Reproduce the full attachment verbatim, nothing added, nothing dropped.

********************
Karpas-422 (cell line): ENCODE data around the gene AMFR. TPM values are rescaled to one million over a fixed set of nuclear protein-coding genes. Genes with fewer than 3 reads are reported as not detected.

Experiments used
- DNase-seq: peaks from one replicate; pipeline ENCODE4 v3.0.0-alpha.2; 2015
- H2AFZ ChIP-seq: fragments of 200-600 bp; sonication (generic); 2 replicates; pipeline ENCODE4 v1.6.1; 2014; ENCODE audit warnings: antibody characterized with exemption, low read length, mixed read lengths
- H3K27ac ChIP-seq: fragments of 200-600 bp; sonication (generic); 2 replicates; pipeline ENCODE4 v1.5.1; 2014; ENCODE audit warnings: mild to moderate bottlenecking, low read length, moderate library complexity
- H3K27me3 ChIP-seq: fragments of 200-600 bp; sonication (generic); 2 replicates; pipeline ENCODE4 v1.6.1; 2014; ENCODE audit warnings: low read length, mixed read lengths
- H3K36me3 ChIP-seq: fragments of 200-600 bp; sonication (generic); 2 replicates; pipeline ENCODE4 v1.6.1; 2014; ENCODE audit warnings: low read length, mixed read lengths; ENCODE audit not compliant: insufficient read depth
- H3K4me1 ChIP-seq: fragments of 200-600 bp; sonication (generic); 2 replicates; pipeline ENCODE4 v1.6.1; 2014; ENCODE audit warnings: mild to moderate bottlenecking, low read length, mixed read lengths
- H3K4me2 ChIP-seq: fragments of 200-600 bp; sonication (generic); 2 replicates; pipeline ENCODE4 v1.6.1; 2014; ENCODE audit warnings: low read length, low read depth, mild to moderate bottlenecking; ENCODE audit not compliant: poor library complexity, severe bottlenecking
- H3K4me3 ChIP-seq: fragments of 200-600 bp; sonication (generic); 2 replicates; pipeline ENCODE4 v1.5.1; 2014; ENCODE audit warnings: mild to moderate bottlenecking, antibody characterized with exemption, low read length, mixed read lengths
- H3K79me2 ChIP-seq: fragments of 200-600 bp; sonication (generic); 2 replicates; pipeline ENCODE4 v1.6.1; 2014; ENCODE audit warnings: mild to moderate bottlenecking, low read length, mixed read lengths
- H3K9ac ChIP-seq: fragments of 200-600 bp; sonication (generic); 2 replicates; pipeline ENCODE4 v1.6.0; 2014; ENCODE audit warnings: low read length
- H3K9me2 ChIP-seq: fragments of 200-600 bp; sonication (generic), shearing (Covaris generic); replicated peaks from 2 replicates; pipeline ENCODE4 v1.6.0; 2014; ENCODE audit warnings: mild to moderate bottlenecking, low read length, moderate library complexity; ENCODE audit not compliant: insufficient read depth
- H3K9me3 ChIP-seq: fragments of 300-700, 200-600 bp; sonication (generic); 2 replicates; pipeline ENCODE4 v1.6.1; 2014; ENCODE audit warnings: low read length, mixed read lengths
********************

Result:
Karpas-422 (cell line): ENCODE data around the gene AMFR. TPM values are rescaled to one million over a fixed set of nuclear protein-coding genes. Genes with fewer than 3 reads are reported as not detected.

Experiments used
- DNase-seq: peaks from one replicate; pipeline ENCODE4 v3.0.0-alpha.2; 2015
- H2AFZ ChIP-seq: fragments of 200-600 bp; sonication (generic); 2 replicates; pipeline ENCODE4 v1.6.1; 2014; ENCODE audit warnings: antibody characterized with exemption, low read length, mixed read lengths
- H3K27ac ChIP-seq: fragments of 200-600 bp; sonication (generic); 2 replicates; pipeline ENCODE4 v1.5.1; 2014; ENCODE audit warnings: mild to moderate bottlenecking, low read length, moderate library complexity
- H3K27me3 ChIP-seq: fragments of 200-600 bp; sonication (generic); 2 replicates; pipeline ENCODE4 v1.6.1; 2014; ENCODE audit warnings: low read length, mixed read lengths
- H3K36me3 ChIP-seq: fragments of 200-600 bp; sonication (generic); 2 replicates; pipeline ENCODE4 v1.6.1; 2014; ENCODE audit warnings: low read length, mixed read lengths; ENCODE audit not compliant: insufficient read depth
- H3K4me1 ChIP-seq: fragments of 200-600 bp; sonication (generic); 2 replicates; pipeline ENCODE4 v1.6.1; 2014; ENCODE audit warnings: mild to moderate bottlenecking, low read length, mixed read lengths
- H3K4me2 ChIP-seq: fragments of 200-600 bp; sonication (generic); 2 replicates; pipeline ENCODE4 v1.6.1; 2014; ENCODE audit warnings: low read length, low read depth, mild to moderate bottlenecking; ENCODE audit not compliant: poor library complexity, severe bottlenecking
- H3K4me3 ChIP-seq: fragments of 200-600 bp; sonication (generic); 2 replicates; pipeline ENCODE4 v1.5.1; 2014; ENCODE audit warnings: mild to moderate bottlenecking, antibody characterized with exemption, low read length, mixed read lengths
- H3K79me2 ChIP-seq: fragments of 200-600 bp; sonication (generic); 2 replicates; pipeline ENCODE4 v1.6.1; 2014; ENCODE audit warnings: mild to moderate bottlenecking, low read length, mixed read lengths
- H3K9ac ChIP-seq: fragments of 200-600 bp; sonication (generic); 2 replicates; pipeline ENCODE4 v1.6.0; 2014; ENCODE audit warnings: low read length
- H3K9me2 ChIP-seq: fragments of 200-600 bp; sonication (generic), shearing (Covaris generic); replicated peaks from 2 replicates; pipeline ENCODE4 v1.6.0; 2014; ENCODE audit warnings: mild to moderate bottlenecking, low read length, moderate library complexity; ENCODE audit not compliant: insufficient read depth
- H3K9me3 ChIP-seq: fragments of 300-700, 200-600 bp; sonication (generic); 2 replicates; pipeline ENCODE4 v1.6.1; 2014; ENCODE audit warnings: low read length, mixed read lengths